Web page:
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Cathet Cardiovasc Diagn. 1996 May;38(1):16-23.

Stent implantation for relief of pulmonary artery stenosis: immediate and short-term results.

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Department of Pediatrics, Floating Hospital for Children, New England Medical Center, Tufts University School of Medicine, Boston, Massachusetts 02111, USA.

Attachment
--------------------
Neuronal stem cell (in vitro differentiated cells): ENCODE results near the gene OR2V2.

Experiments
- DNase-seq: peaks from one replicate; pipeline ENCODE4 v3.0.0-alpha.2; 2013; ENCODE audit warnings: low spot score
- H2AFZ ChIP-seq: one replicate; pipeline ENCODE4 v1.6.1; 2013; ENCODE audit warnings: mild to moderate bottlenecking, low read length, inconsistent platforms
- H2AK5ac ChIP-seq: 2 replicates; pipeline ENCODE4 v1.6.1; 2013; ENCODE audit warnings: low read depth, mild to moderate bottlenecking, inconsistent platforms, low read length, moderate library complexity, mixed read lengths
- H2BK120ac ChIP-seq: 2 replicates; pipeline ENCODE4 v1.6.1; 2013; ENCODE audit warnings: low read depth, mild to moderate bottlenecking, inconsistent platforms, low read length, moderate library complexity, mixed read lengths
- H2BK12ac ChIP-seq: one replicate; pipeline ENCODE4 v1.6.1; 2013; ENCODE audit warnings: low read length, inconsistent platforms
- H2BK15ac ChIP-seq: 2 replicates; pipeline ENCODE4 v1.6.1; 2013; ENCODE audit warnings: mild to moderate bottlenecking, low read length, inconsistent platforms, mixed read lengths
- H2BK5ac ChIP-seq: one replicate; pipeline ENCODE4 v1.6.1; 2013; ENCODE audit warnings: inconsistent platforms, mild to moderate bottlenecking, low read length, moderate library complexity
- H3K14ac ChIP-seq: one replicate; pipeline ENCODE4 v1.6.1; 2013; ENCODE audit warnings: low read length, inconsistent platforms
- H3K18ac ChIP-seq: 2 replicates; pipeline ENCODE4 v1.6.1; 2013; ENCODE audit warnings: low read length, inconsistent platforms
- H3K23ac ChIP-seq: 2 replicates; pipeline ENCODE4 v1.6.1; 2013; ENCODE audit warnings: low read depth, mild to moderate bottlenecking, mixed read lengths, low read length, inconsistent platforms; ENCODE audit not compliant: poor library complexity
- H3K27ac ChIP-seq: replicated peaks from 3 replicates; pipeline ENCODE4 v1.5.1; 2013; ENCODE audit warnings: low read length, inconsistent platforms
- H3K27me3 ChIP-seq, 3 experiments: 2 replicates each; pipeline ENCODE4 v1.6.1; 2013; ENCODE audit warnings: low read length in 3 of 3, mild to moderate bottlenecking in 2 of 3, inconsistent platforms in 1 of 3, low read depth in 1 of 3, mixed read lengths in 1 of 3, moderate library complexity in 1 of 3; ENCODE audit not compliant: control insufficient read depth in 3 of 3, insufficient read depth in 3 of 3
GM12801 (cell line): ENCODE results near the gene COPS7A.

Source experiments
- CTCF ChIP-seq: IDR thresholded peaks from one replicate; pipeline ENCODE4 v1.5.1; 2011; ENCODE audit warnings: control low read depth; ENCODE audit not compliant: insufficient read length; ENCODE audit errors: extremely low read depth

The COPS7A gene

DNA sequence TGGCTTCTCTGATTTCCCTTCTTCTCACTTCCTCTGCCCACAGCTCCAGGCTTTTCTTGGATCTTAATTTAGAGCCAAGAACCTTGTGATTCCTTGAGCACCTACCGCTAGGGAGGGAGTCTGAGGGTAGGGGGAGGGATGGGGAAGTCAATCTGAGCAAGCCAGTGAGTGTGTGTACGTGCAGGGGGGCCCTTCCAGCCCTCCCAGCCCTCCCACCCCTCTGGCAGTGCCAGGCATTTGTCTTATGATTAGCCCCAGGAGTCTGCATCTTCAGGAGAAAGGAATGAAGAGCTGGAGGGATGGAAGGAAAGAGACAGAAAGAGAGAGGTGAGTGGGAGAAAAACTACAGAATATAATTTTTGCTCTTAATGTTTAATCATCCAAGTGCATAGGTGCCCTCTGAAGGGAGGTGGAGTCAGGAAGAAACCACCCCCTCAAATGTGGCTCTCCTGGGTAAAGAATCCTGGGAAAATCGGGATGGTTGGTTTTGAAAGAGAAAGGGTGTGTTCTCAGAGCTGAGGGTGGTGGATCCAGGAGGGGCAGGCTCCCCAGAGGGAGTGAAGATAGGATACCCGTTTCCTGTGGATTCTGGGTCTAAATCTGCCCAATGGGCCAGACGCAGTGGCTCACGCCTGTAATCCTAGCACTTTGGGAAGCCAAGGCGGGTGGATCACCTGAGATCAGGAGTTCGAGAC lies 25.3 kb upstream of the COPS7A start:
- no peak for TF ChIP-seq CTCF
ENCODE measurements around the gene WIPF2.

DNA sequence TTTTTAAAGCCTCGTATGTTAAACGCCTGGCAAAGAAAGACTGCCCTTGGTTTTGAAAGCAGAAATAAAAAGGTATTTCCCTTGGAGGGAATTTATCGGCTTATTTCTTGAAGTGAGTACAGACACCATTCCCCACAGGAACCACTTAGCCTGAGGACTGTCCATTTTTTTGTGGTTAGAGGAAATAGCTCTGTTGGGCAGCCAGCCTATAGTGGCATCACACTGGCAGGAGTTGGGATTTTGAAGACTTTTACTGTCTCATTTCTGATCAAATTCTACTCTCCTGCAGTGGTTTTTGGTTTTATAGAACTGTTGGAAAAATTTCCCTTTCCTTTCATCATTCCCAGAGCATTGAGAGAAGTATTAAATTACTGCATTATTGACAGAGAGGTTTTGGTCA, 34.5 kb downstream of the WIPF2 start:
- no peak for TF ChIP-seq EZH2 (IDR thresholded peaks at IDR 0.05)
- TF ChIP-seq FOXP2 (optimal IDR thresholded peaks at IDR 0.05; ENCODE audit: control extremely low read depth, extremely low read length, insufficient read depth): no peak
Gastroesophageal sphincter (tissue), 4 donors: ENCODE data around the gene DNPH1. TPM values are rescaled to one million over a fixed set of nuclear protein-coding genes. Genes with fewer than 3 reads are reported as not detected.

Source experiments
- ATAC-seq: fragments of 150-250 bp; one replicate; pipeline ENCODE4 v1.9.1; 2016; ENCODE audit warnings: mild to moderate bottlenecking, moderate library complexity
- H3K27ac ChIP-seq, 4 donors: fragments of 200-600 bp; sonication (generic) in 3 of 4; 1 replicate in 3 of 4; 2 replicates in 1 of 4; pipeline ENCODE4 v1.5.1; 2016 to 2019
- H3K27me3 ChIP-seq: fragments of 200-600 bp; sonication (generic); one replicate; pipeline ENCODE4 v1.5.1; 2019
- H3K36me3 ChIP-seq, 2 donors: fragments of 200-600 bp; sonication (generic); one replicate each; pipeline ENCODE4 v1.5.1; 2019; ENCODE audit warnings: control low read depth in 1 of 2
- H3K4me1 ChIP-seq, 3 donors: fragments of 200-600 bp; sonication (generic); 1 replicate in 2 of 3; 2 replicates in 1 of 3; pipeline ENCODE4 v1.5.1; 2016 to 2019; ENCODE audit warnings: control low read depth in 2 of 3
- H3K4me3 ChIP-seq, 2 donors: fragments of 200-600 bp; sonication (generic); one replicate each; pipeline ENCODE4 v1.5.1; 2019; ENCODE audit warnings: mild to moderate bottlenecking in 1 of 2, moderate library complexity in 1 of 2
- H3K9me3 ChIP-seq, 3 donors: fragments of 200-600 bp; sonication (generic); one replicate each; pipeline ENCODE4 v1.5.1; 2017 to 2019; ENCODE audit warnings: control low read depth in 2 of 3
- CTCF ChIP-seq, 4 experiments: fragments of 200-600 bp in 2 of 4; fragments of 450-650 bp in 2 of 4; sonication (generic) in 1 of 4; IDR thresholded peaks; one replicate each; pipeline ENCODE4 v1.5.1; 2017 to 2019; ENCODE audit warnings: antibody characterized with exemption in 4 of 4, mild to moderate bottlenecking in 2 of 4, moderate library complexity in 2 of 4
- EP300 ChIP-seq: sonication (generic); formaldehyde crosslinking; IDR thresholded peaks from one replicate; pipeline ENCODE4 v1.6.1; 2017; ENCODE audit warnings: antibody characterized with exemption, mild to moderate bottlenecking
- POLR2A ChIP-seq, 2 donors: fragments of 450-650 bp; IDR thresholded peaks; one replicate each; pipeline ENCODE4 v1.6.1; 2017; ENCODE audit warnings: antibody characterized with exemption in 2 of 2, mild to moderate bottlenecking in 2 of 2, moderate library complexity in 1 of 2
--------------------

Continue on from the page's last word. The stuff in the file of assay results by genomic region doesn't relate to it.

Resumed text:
Our objective was to assess the immediate and short-term results of stent implantation to relieve pulmonary artery stenosis (PAS). Thirty-seven patients underwent an attempt at stent implantation at a median age of 7.0 years (range, 0.8-31.4 years) and a median weight of 20.5 kg (range, 7.4-85 kg). Twenty-two patients had previous tetralogy of Fallot repair. A total of 55 stents were implanted successfully in 36 patients. The peak systolic gradient across the stenotic segment decreased from a mean of 43 +/- 20.4 mmHg prestent to 13 +/- 13.9 mmHg (P < 0.001) poststent. The diameter of the narrowest segment increased from a mean of 4.8 +/- 1.6 mm to 10.5 +/- 2.6 mm (P < 0.001). The right ventricular-to-aortic mean systolic pressure ratio decreased from 0.74 +/- 0.2 to 0.52 +/- 0.19 (P < 0.001). Complications included balloon rupture prior to full stent expansion in 4 patients (in 2 patients the stent was positioned in the superior vena cava, and in 2 in the inferior vena cava), distal migration of a stent which was successfully retrieved at surgery 1 mo later in 1 patient, and tethering of the stent to the balloon requiring surgical removal in 1 patient. One patient died several hours after stent placement. Sixteen patients underwent repeat catheterization at a mean follow-up interval of 0.9 +/- 0.5 years (range, 0.2-2.0 years). The mean gradient across the stent for these 16 patients was 26.7 +/- 19.8 mmHg, and there was no change in the mean diameter (9.4 +/- 3.2 mm). Two patients developed stenosis related to neointimal proliferation at the stent site which was redilated successfully. In conclusion, stent implantation is generally safe and effective in relieving PAS.

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